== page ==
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|Title:||A comparison of clinico-biological and genetic markers in sporadic breast cancer in different populations|
|Authors:||Nichols, Wafa Makky Jonathan Ronald.|
|Abstract:||The aim of this thesis is to examine the hypothesis that breast cancer exhibits ethnic differences in incidence, age of presentation and aggressiveness.;Two approaches were used:;Firstly, International data was examined to find if differences in the age of presentation of breast cancer existed between low and high breast cancer incidence populations.;Secondly, selected pathobiological parameters and genetic markers, chosen to act as surrogate markers of tumour behaviour, were examined in breast cancers from Western Region of Saudi Arabia, Leicester Asians and Leicester Europeans.;Analysis of International data showed countries with the lowest incidence of breast cancer to have a significantly lower mean age of onset than countries with the highest incidence. The mean age of onset in the Western Region was less than Leicester Asians and Leicester Europeans. Statistically significant differences in ASIR were found between the study groups that varied with age.;Breast cancers from Western Region and Leicester Asian women, when compared to the Leicester Europeans, were found to have a more aggressive profile of clinicopathological markers, but a less variable and possibly less aggressive nuclear morphometry.;Molecular alterations at the markers studied appeared to be related to age, 16q exhibiting more Loss of Heterozygosity in older groups and p53 in the younger groups. 6q also showed differences in Loss of Heterozygosity with respect of age, but these differences varied between the populations studied.;The results are consistent with a "two disease" model of breast cancer. It is proposed that the low age of onset seen in the Western Region is primarily due to a low incidence of "older type" of breast cancer rather than an absolute excess of "younger type".|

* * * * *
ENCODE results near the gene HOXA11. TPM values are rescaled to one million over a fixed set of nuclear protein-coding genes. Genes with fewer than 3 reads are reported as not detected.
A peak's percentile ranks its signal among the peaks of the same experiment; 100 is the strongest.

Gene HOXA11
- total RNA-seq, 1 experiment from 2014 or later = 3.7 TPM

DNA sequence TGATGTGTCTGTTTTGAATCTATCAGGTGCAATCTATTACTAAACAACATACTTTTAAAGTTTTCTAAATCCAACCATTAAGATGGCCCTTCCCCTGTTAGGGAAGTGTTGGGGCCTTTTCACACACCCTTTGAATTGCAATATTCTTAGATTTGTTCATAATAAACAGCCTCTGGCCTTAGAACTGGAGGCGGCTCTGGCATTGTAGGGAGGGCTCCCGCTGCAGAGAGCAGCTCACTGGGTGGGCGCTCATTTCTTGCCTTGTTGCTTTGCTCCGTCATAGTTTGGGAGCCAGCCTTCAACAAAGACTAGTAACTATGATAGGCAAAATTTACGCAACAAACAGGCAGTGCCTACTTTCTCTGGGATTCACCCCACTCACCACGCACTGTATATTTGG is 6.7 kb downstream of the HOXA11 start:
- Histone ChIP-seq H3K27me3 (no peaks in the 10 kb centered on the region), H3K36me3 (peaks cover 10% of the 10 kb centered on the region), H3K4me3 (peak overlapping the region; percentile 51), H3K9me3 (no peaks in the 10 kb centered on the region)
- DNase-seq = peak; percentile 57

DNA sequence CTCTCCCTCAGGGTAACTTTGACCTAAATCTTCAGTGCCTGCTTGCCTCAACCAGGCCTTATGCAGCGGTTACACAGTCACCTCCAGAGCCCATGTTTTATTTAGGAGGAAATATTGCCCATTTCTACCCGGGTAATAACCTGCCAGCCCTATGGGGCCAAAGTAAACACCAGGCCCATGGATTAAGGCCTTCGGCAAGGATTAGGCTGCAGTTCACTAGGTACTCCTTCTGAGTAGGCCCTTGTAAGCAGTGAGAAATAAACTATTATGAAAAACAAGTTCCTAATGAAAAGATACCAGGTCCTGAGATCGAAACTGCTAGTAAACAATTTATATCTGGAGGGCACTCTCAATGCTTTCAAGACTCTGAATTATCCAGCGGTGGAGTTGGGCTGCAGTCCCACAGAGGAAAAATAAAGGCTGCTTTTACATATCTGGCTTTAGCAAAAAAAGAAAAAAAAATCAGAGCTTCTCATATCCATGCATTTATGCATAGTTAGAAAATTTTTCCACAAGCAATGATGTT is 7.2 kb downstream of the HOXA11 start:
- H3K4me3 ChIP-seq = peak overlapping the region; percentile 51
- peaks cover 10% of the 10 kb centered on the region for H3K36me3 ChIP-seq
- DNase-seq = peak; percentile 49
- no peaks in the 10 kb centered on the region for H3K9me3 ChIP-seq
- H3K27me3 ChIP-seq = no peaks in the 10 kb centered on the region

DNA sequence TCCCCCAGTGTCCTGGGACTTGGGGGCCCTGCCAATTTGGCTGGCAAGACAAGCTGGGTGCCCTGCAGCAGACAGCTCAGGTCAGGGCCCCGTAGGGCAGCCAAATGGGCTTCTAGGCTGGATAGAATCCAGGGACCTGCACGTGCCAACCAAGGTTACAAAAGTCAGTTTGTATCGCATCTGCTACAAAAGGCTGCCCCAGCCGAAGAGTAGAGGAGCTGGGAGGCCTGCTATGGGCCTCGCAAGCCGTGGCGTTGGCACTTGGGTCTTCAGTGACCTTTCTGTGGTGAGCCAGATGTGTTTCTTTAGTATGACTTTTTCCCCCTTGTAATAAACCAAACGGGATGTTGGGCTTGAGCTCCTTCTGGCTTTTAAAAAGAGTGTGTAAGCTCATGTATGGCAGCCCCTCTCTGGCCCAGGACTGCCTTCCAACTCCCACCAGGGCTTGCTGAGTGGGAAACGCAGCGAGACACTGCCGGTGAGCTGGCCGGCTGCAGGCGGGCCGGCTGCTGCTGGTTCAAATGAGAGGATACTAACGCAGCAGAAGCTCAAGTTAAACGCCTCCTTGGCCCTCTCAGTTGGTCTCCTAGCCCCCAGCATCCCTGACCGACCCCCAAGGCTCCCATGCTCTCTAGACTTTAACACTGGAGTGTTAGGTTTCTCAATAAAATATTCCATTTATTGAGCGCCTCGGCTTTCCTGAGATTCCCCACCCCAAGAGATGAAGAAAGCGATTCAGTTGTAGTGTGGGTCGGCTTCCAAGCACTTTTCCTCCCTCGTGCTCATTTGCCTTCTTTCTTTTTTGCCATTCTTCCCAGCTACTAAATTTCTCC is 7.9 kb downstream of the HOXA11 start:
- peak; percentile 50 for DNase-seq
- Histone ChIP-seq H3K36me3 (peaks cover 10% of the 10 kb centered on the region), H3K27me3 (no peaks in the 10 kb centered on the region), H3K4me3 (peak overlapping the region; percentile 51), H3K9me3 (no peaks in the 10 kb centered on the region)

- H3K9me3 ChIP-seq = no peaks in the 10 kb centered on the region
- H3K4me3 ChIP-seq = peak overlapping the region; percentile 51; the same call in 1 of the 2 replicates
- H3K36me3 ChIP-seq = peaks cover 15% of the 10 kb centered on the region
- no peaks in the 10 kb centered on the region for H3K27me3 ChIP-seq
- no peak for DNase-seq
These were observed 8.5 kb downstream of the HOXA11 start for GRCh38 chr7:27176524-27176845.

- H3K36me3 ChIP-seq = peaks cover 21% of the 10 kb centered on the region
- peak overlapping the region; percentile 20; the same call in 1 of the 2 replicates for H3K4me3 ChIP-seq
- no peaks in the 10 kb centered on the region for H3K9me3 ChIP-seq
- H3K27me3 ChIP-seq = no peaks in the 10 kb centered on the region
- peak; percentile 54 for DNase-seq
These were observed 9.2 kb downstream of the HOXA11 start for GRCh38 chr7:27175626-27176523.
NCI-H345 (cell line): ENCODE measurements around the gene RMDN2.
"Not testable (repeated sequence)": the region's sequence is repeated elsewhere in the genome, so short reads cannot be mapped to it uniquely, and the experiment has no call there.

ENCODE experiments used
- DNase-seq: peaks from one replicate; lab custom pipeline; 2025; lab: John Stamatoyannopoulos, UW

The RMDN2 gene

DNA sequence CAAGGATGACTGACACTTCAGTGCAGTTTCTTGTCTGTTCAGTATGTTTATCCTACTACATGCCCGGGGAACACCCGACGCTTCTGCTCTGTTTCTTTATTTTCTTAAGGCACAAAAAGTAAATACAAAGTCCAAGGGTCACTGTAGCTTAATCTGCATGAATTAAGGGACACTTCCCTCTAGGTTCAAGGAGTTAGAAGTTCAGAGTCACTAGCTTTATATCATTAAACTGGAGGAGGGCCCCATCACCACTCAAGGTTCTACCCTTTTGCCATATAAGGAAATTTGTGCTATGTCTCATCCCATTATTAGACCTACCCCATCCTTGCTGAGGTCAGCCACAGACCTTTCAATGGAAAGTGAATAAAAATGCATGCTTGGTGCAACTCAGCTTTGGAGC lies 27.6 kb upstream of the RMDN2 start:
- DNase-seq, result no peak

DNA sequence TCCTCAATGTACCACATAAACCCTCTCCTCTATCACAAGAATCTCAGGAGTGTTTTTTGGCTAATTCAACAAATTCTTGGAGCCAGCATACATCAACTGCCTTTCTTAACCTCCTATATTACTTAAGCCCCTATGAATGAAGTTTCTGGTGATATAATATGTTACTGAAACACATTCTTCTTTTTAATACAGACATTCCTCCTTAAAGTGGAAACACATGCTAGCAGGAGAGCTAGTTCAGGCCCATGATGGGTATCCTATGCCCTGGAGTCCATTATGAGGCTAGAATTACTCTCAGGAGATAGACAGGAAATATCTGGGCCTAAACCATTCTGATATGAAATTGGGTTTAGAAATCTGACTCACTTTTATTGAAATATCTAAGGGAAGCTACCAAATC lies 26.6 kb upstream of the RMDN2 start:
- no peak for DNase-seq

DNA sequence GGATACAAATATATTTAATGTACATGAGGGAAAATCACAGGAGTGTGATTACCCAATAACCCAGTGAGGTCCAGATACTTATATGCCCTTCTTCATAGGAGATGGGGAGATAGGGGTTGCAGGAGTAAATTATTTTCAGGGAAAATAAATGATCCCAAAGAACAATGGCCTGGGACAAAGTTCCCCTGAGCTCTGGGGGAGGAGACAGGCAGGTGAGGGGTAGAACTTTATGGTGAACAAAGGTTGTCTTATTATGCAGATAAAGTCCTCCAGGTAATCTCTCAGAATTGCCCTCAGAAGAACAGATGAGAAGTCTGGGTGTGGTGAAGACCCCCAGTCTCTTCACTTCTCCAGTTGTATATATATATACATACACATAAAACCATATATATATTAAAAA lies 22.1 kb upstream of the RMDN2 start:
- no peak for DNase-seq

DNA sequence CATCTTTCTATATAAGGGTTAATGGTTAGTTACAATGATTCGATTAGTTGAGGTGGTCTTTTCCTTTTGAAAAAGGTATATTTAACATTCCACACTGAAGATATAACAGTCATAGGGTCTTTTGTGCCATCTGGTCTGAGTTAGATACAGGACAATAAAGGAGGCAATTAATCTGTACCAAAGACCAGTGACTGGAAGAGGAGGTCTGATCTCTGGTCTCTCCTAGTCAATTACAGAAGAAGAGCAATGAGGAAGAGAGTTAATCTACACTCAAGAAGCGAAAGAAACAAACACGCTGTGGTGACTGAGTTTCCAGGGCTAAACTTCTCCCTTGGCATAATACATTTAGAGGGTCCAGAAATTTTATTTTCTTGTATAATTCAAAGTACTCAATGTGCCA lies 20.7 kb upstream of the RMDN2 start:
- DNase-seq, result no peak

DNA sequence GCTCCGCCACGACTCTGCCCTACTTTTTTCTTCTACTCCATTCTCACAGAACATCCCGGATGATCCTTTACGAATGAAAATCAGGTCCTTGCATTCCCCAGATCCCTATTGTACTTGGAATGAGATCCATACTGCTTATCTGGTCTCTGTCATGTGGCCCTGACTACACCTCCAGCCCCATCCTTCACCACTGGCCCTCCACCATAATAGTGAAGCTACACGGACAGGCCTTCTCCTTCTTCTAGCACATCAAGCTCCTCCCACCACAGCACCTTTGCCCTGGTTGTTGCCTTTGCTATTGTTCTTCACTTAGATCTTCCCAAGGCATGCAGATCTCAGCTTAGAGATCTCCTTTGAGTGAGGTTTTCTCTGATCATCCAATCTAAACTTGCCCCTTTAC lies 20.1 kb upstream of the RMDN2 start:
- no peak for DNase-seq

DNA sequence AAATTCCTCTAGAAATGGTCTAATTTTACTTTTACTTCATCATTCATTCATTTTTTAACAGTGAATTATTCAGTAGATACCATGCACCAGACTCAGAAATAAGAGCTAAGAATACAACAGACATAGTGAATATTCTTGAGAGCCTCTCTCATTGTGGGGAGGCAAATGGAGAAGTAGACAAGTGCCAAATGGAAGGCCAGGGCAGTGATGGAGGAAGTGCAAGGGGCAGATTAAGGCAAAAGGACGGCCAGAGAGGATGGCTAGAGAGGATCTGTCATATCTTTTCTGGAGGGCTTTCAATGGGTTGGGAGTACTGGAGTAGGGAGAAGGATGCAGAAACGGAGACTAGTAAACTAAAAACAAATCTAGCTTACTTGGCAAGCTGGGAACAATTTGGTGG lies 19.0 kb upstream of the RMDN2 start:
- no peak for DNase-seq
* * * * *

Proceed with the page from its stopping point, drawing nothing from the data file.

|Rights:||Copyright © the author. All rights reserved.|
|Appears in Collections:||Theses, College of Medicine, Biological Sciences and Psychology|
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